History & Mission

Audubon of Kansas (AOK) is an independent grassroots nonprofit organization that promotes appreciation and stewardship of natural ecosystems in Kansas and the central Great Plains, with special emphasis on conservation of prairies, birds, other wildlife, and their habitat. It is neither funded nor administered by the National Audubon Society.

AOK is made up of members and supporters from all across the state of Kansas and beyond. AOK is governed by a Board of Trustees consisting of conservation leaders, farmers and ranchers, and others who share a common interest in implementing AOK's mission and goals. AOK works throughout Kansas, Nebraska, and the central Great Plains, and both its members and Trustees come from numerous states across the region. 

Although AOK is not affiliated with the National Audubon Society, it works in partnership with local Audubon chapters and many other organizations. Representatives of local Kansas chapters serve on the Board of Trustees. AOK seeks to implement its goals by working cooperatively with individuals and groups representing a wide variety of interests including landowners, businesses, communities, policy makers and other conservation organizations.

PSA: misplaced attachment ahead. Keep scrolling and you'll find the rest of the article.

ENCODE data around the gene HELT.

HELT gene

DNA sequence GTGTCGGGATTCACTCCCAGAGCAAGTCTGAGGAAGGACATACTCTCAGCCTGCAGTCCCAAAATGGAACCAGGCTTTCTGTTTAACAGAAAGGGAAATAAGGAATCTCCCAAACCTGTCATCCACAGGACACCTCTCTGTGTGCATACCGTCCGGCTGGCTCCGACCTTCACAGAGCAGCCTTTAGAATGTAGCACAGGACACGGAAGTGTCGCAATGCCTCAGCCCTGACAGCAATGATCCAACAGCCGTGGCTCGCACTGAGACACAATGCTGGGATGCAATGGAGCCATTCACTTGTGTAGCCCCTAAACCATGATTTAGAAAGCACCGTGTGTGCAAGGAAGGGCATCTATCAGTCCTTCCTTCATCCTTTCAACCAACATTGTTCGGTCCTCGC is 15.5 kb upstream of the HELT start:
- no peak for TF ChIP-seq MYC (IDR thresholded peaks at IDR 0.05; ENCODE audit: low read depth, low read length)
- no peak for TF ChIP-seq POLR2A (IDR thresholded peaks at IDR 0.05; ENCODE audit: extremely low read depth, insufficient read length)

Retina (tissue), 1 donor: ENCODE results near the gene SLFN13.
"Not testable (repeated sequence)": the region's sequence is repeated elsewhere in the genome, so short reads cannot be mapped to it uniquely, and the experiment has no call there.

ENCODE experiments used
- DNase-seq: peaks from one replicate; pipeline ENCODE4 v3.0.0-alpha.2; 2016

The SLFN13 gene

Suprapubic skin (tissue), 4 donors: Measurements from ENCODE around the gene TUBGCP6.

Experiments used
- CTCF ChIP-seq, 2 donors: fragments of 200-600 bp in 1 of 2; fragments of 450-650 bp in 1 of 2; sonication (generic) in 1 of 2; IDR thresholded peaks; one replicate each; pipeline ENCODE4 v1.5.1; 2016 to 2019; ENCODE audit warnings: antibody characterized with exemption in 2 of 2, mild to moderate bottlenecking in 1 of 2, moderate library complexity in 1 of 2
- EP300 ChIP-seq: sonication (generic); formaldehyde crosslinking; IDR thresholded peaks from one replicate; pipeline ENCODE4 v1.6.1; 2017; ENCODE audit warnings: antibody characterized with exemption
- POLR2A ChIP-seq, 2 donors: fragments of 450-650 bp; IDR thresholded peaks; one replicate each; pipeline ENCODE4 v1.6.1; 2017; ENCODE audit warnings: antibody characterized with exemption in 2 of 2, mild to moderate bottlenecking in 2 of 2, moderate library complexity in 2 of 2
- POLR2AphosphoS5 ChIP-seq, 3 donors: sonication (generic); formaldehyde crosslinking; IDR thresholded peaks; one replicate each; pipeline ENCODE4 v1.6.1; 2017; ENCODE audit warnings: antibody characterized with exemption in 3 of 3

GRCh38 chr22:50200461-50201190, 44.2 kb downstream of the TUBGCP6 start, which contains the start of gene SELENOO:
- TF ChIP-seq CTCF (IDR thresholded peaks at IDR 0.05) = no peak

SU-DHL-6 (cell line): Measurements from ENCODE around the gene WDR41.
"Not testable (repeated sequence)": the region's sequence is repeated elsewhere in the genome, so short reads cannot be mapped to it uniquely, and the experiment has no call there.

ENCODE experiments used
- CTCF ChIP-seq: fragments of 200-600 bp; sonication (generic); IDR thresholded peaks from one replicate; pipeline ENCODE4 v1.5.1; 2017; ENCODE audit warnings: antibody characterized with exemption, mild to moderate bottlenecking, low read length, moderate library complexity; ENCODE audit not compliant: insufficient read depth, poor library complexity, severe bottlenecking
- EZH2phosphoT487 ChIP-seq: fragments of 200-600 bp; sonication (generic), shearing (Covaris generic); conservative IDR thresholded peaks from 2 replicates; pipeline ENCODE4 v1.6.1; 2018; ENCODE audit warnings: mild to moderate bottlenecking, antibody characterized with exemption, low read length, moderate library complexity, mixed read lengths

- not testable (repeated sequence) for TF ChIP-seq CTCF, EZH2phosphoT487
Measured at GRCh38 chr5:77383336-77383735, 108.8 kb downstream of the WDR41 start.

Because AOK is an independent organization, we need your support to continue fighting for conservation and speaking out when others do not. All funding is dedicated to our work in the central Great Plains and prairie states.    

Mission

The mission of Audubon of Kansas, Inc., is to promote the enjoyment, understanding, protection, and restoration of the state's natural ecosystems with a focus on birds, other wildlife, and their habitat for the benefit of humanity and the earth's biological diversity.  We seek to establish a culture of conservation and an environmental ethic in the central Great Plains.

History

AOK has a long track record and deep roots throughout the Great Plains.

The organization was founded in 1999 by the Audubon Council, a consortium of ten Audubon chapters in Kansas.   With chapter representatives on its board of trustees, Audubon of Kansas became the successor organization to the Audubon Council.  Ron Klataske was hired as the first executive director.  He continues to serve in that capacity today.

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